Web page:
I didn’t read a novel cover to cover until university. I think I did voluntarily read a good chunk of The Catcher in the Rye in the eighth grade during independent reading sessions, though. I remember the gloomy warmth of walks in the snow around campus buildings, the smell of Vicks, and the observation that some people look better in yearbooks than in real life and vice versa for others.
I’m going to go back to it and see what this constellation of memories means.
I gather there are real zombies in nature- bugs or rodents hijacked by parasites. The zombie as a plot device is so powerful because it highlights what happens to people when they lose their hearts and minds and become nothing but a victim of circumstance- no inner life, no integrity- just a herd of flesh. The zombie is a form of low life, found in all walks of life, lacking imagination or fulfilling emotions. The living still have time for heroism, though.
There’s no doubt in my mind the ‘business as usual’ politics of piling on debt and those closest to government (big business and big bureaucracy) reaping all the benefits is sickening to so many people.
Still, what politics comes down to now is ‘would you rather someone give you a bad or overly simplistic answer to an important question or preen and ignore it altogether?’
I don’t understand corporate governance- why don’t shareholders have more power? It seems to me that executives and insiders get lavish pay no matter the performance of the company under their watch. If executives were only paid by performance and shareholder satisfaction, I think that would go a long way in solving unfair hiring practices and perhaps have a wider ripple effect of justice and production. I’d say that’s the key to corporate reform. So, basically, I need an economist to tell me why that’s impossible.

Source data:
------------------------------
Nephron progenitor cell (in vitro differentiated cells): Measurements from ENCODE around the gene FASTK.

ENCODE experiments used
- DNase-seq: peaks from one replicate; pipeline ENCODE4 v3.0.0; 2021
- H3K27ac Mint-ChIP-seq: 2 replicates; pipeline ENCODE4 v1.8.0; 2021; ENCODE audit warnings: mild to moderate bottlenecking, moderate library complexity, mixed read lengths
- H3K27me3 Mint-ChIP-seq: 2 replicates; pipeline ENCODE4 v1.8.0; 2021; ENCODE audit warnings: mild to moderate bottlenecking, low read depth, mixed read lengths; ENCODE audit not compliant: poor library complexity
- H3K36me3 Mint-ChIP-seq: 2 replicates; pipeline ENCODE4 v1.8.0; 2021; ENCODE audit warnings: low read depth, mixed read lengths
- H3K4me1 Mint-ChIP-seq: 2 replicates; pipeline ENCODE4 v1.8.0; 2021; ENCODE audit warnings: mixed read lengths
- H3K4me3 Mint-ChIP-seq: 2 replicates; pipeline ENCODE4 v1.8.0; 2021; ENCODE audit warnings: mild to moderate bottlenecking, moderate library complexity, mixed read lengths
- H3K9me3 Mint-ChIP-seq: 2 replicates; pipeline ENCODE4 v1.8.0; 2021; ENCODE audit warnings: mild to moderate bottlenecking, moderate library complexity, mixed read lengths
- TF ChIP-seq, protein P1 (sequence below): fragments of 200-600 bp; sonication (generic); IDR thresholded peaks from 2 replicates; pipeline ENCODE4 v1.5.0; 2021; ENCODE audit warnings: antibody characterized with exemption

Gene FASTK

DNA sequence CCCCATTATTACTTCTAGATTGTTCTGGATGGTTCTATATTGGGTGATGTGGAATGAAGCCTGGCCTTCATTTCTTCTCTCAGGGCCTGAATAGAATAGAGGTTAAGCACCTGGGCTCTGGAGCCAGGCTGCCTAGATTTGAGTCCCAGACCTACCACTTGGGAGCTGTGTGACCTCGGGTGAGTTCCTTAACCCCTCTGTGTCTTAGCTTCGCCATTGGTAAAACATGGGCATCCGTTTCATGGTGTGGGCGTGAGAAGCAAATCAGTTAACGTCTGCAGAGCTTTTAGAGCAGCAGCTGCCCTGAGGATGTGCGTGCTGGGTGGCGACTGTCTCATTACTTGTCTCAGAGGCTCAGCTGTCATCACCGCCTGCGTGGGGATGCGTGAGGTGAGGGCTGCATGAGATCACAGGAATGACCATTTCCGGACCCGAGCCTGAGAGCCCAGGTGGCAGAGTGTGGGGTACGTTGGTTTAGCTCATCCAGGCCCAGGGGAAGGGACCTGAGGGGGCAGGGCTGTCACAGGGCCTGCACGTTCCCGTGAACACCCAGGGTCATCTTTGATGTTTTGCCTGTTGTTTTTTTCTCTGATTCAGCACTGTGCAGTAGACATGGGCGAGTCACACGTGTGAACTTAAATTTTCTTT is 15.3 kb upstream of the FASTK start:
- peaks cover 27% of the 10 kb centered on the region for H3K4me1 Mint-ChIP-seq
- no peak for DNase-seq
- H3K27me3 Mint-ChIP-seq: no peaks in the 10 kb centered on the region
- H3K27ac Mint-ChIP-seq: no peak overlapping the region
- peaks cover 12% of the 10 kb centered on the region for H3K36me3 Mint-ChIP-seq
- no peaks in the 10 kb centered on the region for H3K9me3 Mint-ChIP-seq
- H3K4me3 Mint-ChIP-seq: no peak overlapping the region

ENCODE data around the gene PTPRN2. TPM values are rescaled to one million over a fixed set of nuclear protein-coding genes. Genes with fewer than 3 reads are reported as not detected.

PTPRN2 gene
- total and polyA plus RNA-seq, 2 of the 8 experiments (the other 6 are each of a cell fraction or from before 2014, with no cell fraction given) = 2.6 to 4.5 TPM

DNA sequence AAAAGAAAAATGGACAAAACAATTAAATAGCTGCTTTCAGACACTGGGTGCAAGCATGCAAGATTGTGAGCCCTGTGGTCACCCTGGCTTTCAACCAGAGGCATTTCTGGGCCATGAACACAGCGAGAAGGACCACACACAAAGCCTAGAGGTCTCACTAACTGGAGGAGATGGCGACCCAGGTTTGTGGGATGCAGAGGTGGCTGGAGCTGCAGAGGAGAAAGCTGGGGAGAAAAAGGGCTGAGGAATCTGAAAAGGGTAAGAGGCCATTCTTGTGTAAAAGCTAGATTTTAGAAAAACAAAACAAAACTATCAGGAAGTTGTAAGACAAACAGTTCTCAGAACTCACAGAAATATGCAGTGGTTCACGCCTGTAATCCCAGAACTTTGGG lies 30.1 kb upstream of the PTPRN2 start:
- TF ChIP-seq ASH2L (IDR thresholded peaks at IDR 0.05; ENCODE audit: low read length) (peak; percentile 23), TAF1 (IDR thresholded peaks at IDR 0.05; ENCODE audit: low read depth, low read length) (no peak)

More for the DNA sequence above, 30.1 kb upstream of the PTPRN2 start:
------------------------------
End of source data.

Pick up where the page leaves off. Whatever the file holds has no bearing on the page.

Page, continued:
I would also like to ask an economist what personal finances would look like if all the energy and brain power now deployed to hoard and hide money was put to good use making things people want and need, benefits that should grow the economy as a whole (that is, if I understand economics at all).
The man with no name is a force that blows into a town. The physical effects of the man with no name are the moral and psychological effects of sin and vice, selfishness, cowardice, as well as virtue. He wreaks havoc and people suffer and die or find help and strength to free their souls and live fully. The story ends with a restoration of peace and moral order, like the ending of a detective story.